Do Workplace Perks Really Help to Improve Employee Engagement?

Google’s workplace perks are well publicised. From gourmet cafeterias, massage rooms, nap pods to on-site grooming, doctors, and a pet-friendly campus, Google has spent years perfecting their employee perks. It therefore comes as little surprise that this tech giant has been rated as the No.1 company to work for by Fortune, year after year.

However, do you really need to offer laundry services and swimming pools to keep your employees motivated and engaged?

What the studies conclude…

Extravagant perks like a siesta room, gourmet cafeteria, gaming room, etc. would probably make employees happy. But employee happiness doesn’t necessarily mean employee engagement.

According to an article on HR.com, many organisations make the mistake of mixing happiness with engagement. Companies like Netflix and Patagonia offer perks like surf breaks, free lunches, etc. Though these quirky incentives attract talent, these are not the only reason behind their success. The article further states that “perks have little impact on long-term human performance. Focusing on short-term pleasures instead of long-term engagement is not only impossible to sustain, but it may even create a delusion of engagement over time.”

Furthermore, Gallup conducted a study on the relationship between workplace policies and employee engagement levels. It mentioned that keeping employees happy played an important part in building a more positive workplace. At the same time, simply measuring their happiness levels was not sufficient to retain employees and improve the bottom line.

“Leaders will buy miserable employees latte machines for their offices, give them free lunch and sodas, or even worse – just let them all work at home, hailing an ‘enlightened’ policy of telecommuting. Hell, some of these practices might even earn your company a business magazine’s Great Place to Work award. The problem is, employee engagement…. isn’t budging,” Jim Clifton, Gallup Chairman and CEO.

Two sides of the ame coin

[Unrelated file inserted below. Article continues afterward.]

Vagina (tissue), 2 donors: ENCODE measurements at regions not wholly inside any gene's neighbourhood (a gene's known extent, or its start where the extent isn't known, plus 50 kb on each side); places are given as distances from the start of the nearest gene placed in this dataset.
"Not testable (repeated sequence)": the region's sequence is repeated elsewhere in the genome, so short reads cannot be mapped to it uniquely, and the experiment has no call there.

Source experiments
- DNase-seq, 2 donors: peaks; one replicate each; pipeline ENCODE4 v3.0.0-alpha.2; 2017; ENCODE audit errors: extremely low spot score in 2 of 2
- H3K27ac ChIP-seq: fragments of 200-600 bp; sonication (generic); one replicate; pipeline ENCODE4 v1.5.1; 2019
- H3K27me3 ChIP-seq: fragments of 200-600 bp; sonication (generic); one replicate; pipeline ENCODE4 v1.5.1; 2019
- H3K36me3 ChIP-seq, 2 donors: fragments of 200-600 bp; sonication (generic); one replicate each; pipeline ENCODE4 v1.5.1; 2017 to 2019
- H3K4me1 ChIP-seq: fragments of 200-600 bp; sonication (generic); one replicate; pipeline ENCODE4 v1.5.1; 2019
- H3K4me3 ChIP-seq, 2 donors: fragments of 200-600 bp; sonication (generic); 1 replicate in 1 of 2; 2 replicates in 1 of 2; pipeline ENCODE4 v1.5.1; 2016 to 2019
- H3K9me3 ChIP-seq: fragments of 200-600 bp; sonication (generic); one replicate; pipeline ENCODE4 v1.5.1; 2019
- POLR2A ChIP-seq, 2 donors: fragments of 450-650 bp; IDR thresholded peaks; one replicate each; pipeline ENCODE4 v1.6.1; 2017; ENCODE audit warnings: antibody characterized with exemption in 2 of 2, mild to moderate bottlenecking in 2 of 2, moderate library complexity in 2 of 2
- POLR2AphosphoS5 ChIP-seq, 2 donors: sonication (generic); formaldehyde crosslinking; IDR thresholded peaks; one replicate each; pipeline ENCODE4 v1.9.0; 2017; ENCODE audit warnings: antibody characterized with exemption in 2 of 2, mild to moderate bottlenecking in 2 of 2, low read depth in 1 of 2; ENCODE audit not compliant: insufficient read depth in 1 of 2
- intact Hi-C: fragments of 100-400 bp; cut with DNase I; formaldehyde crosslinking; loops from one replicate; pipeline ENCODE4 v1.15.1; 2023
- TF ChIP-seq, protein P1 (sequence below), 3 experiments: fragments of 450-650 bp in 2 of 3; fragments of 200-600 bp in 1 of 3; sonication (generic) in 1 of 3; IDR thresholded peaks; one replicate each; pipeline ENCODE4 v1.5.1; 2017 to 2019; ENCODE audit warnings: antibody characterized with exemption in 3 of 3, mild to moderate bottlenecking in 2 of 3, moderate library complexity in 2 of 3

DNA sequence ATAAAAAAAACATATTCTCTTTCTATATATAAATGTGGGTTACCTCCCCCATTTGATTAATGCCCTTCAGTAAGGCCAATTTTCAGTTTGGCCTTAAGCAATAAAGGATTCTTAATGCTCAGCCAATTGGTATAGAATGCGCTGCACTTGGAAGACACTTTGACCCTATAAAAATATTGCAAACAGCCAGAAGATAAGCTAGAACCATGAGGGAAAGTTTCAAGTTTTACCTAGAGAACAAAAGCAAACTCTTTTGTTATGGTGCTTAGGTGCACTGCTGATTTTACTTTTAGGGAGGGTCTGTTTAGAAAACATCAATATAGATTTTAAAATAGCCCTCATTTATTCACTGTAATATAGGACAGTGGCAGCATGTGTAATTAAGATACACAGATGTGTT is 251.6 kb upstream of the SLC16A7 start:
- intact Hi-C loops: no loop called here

Despite the findings above, these facts alone don’t necessarily reflect the entire picture. But they do help in understanding that companies must pay attention to other things before they introduce such benefits.

MetLife’s Employee Benefits Trend study mentioned that there is a relationship between satisfaction with benefits and engagement among employees. Thus, it’s clear that perks do play a role in improving engagement, but they aren’t standalone solutions.

Perking up the engagement level

A study mentioned in Forbes highlighted that quirky perks like massage rooms, on-site child care facilities, Lego stations in the workplace, etc. are of limited utility to employees. They prefer more traditional benefits like health insurance, paid leave and so on.

Thus, the secret is to focus on the nature and type of perks that will be most relevant – do the perks resonate with the employees? Are they too expensive for the company? Will they make a significant impact? Companies need to keep in mind what kind of perks will improve employees’ lives and benefit them, be it in the short or long term. After all, what benefits one company may not necessarily benefit yours.

“Perks are a reflection of the mission, or a representation of the (company) culture. There are lots of organisations that do cool things for employees that employees feel are valuable to them, but they aren’t things you’ll find in Silicon Valley and that’s okay.” – Anil Saxena, a partner with Great Place to Work that produces Fortune’s list of 100 Best Companies to Work For.

If you’ve got your perks in place but would like some advice on how to source the best talent, get in touch with us. As an online recruitment specialist, we can provide you with competitive fixed price recruitment solutions. Connect with us on Twitter or LinkedIn to know more!

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